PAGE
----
• 02:04                                   Now, keep in mind, this is for educational purposes only. So, if you’re in these ranges, um, you’re doing pretty good. If you’re in this range, you’re really doing amazing. Okay. Uh, let’s move on to FICO score. Okay.
  • 02:23                                   So, one of the most commonly found FICO scores online for educational purposes only is FICO score 8.0 or 9. Okay. And, their range is going to be fairly similar with a few exceptions. 300 to 579 is going to be what they consider as poor, and then we’re going to say 580 to, let’s see here, 669, and by the way I’m going to show you in a second why I could care less what they say. This is an important part of this. I could care less what these numbers are. 670 through 739 is considered good. 740 plus is considered excellent. Okay. And, by the way, this score caps out at 850.
  • 03:22                                   Now, I could care less what Vantage score says is a good credit score or a bad credit score, and I could care less what FICO score or FICO 8 says is a good or bad credit score. So, we’re going to go ahead and we’re going to throw all of this out. We could care less. What we care about is what we can get with our credit scores, and most of my clients are trying to eventually buy a home, and if you’re buying a home, you’re not using either of those two credit scores. Those are just for educational purposes only.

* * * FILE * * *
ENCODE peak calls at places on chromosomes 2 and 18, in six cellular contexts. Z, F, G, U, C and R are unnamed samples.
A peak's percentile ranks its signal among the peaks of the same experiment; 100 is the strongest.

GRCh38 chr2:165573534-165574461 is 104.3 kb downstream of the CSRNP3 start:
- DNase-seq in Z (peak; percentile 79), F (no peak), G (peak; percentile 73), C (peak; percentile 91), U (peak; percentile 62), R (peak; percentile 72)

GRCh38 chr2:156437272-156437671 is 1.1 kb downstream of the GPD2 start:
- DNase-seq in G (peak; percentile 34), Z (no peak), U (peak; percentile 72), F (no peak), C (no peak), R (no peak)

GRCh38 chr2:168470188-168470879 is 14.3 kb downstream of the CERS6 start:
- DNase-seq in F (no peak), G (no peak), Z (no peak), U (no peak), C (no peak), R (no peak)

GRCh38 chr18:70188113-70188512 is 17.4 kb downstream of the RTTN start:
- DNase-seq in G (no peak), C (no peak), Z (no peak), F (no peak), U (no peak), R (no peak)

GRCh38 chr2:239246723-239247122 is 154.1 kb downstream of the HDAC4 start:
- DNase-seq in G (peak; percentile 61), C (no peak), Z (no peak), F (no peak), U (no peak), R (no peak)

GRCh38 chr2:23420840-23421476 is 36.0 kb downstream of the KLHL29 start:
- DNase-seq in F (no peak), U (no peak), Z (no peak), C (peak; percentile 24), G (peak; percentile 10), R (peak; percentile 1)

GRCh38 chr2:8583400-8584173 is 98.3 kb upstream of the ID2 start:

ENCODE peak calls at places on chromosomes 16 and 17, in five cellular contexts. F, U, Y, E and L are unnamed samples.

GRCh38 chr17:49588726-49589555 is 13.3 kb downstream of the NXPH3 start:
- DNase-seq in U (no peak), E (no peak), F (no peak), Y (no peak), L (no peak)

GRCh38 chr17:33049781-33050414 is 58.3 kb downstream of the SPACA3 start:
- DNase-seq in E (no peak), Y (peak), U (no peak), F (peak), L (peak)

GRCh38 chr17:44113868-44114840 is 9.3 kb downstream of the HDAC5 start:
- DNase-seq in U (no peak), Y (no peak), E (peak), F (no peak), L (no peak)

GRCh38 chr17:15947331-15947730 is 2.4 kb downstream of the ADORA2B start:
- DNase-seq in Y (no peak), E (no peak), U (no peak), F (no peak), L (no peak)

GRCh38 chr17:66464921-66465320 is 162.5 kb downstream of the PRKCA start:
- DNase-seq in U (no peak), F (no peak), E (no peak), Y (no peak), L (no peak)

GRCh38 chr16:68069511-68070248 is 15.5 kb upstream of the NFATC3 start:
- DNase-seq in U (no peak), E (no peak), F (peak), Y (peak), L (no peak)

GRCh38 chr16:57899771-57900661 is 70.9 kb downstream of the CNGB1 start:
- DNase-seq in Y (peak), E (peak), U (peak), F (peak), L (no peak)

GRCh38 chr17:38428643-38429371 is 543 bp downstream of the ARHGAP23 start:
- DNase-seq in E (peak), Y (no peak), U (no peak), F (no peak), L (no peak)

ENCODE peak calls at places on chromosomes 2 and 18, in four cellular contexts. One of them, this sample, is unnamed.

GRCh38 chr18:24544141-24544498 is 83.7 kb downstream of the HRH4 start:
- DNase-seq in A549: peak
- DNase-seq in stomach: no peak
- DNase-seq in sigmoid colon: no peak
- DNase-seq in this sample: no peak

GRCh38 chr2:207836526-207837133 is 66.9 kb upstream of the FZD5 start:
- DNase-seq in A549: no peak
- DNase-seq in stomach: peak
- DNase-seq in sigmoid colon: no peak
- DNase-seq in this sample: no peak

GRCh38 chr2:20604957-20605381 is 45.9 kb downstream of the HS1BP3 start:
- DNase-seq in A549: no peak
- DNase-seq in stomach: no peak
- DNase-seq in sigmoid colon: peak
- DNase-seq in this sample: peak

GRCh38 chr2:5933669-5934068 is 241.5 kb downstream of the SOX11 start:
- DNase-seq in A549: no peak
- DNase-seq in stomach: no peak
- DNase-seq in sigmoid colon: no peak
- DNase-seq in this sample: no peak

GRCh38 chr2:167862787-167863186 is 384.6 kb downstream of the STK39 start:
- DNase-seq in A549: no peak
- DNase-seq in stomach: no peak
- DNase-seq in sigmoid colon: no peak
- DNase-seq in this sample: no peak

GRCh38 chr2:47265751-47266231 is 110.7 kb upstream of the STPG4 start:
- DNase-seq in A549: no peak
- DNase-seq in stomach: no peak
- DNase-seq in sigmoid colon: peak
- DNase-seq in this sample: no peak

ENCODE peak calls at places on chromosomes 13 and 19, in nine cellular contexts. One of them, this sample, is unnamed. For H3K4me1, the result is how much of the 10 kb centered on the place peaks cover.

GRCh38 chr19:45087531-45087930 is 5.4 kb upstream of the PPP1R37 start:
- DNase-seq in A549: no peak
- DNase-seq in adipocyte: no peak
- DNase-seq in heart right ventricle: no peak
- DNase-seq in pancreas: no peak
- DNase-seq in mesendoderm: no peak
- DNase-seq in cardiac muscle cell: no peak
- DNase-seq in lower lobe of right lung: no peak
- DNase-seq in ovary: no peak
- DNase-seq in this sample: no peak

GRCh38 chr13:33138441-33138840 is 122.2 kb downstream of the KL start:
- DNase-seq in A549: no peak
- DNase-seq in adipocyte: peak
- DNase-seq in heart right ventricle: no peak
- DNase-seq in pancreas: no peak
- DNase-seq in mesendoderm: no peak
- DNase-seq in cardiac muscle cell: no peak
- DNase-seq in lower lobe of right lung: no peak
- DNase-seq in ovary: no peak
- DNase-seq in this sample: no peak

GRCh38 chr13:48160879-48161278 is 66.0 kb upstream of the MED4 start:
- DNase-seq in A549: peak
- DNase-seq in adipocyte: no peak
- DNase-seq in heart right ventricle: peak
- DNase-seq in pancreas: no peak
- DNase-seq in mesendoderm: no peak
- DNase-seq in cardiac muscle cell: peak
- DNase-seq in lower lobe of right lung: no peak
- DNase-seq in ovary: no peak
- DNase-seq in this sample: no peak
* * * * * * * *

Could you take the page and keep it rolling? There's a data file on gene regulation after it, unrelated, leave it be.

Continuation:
• 03:48                                   What we care about is another [inaudible 00:03:53] FICO. We’re going to call this the house FICO score. Okay. So, when you go to get a mortgage, uh, the mortgage lenders going to pull something called a trimerge credit report. Okay. That data- When they pull that data in, they’re going to push it through, uh, the FICO algorithm and issue you a score, okay, but the way the scores presented to you is going to vary between the three bureaus. Okay. So, you could have the exact same data between all three bureaus, and there’s a variation natural algorithm that’s used that’s why no three credit scores are exactly the same. Interesting stuff here.
  • 04:32                                   Experian, they’re using a version two. Okay. Equifax is using- using version five, and TransUnion is using version four. If you’ve ever heard of a Beacon score, guys … Some of your old school bankers will know this. They’ll say, “Hey, what’s your Beacon score?”. Okay. In the old days, your Equifax credit score was called a Beacon score. Now, these credit scores are all from FICO. Okay. These are the scores that matter. This is what the banks and lenders are using.